So this year I just took the time. The time to do simple things like go shopping, see my sisters kids in their Christmas play, go to the movies. To just sit and talk about everyday things, to talk about life. When I get older I want to have these memories. I know they will sustain me and they have made my relationship with my family even stronger.
How has it been over this past year with your fashion family. The band of friends that you build for yourself over your career? How have those relationships evolved?
Well, there are two things I have two say. I left Italy I was 17 and I went to London and I build my own sort of family of friends there. You know that most of these people who work with me I have known for 20-25 years. These are people who knew me when I was nobody. Then when I got to Givenchy I build another sort of family, a bigger, broader family with people like Marina Abramović and Carine Roitfeld who I now get to see and talk to more than I could before. You can call them a group, or tribe or whatever you want, but to me these people are family. They are the people who stick with you no matter what. For better or worst I am a very faithful friend. If I have a problem with someone I always try and work it out. When I consider a friend is part of my family I don’t drop them. I fight for them, I always try and find a solution and I always try and share my successes with them. For me, not so many people know how to live as a family with friends.
What does you look for in a person? I mean, you have already a ton of friends...
There are three things that really attract me to people; honesty, humour and intelligence. And when I say intelligence, I am not talking about someone who has a great education or a lot of culture. For me intelligence means people that have a strong personality, who are very open and honest about things. This is what I grew up with, in my family we have always been honest to each other. We’ve always been trying to be positive. I considered my mom and my sisters intelligent because they survived and they are survivors, they have an emotional intelligence.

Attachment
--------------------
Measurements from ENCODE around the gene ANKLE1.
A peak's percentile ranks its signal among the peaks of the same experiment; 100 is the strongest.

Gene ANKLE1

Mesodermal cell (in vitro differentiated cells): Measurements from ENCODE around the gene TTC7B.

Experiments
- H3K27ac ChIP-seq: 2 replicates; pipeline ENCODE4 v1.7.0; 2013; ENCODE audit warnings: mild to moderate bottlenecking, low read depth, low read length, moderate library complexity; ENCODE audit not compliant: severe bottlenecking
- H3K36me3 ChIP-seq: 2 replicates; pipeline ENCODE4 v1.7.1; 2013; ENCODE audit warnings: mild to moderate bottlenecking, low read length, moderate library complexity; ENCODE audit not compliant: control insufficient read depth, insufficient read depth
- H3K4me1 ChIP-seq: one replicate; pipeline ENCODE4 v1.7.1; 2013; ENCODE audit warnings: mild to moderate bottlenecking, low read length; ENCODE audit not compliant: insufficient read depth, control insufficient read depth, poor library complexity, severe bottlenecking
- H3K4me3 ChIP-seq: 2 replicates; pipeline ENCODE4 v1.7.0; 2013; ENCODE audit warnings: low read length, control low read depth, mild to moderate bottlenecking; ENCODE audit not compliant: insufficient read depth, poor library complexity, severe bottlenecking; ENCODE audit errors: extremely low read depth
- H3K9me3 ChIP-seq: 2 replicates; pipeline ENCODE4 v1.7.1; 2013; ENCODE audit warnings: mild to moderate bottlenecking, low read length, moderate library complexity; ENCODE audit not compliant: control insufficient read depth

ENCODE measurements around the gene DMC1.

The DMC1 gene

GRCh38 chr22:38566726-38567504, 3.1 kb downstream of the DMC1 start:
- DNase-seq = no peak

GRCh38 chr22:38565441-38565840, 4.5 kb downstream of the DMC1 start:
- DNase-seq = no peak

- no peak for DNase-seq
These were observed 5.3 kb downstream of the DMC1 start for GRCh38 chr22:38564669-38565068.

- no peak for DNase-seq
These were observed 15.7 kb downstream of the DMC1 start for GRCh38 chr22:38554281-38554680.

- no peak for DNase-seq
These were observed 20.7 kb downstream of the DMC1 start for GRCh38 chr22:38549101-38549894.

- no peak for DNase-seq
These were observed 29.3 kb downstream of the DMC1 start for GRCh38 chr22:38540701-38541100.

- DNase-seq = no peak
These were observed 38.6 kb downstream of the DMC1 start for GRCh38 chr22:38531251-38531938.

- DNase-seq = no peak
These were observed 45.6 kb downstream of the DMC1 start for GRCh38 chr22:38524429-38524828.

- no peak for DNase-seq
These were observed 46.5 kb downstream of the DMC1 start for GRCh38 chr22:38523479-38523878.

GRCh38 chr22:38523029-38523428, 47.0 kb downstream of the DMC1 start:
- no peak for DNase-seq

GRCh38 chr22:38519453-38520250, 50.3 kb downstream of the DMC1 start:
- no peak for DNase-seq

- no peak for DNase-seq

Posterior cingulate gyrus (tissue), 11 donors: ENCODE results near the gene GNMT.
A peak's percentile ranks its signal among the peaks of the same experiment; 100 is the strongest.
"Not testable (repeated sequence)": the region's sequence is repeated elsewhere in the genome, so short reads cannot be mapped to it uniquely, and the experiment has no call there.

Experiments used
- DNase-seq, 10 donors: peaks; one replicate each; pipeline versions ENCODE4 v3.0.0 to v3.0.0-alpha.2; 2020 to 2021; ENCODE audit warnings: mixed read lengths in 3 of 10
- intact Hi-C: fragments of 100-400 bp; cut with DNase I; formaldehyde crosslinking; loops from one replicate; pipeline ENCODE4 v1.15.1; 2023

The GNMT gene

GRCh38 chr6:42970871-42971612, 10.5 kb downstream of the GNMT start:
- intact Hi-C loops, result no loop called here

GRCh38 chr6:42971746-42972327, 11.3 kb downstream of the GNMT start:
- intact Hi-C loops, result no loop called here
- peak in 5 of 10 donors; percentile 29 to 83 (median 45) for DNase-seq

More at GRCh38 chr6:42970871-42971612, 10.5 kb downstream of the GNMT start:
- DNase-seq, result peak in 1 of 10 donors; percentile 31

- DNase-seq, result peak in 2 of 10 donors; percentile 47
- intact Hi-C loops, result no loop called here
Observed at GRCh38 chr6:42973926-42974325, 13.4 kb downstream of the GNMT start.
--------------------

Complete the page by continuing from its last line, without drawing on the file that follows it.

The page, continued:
I know that your mom just had a bit of a health scare and I know how close the two of you are. Did that experience put your life in a new kind of perspective?
It has always been my fear to lose my mom, you know. This time, when she had a heart attack on the 1st of January, it was a trauma for everybody. I rushed back from my holiday in Brazil to be with her in the hospital. And I spend all day and night with her. I was looking at her while she was recuperating and I was thinking a lot. I think you need to prepare yourself, parents are not immortals. At some point everyone is going to die so you should try to find time for the people you love, you should forgive people who made mistakes in the past, make the time to help the people you love because life goes by so fast.
Of course it breaks everybody’s heart when you see your parents getting old. But I think that if you can live this moment in a way that you really see the best in them, everything they gave to you, then you will live the rest of your life with beautiful memo- ries. I have friends who fights with their parents, and I tell them “one day you are going to regret it”. Parents make mistakes, they are humans, we are all. Be a parent is not easy. You need to see them as the people they are, not just your parents.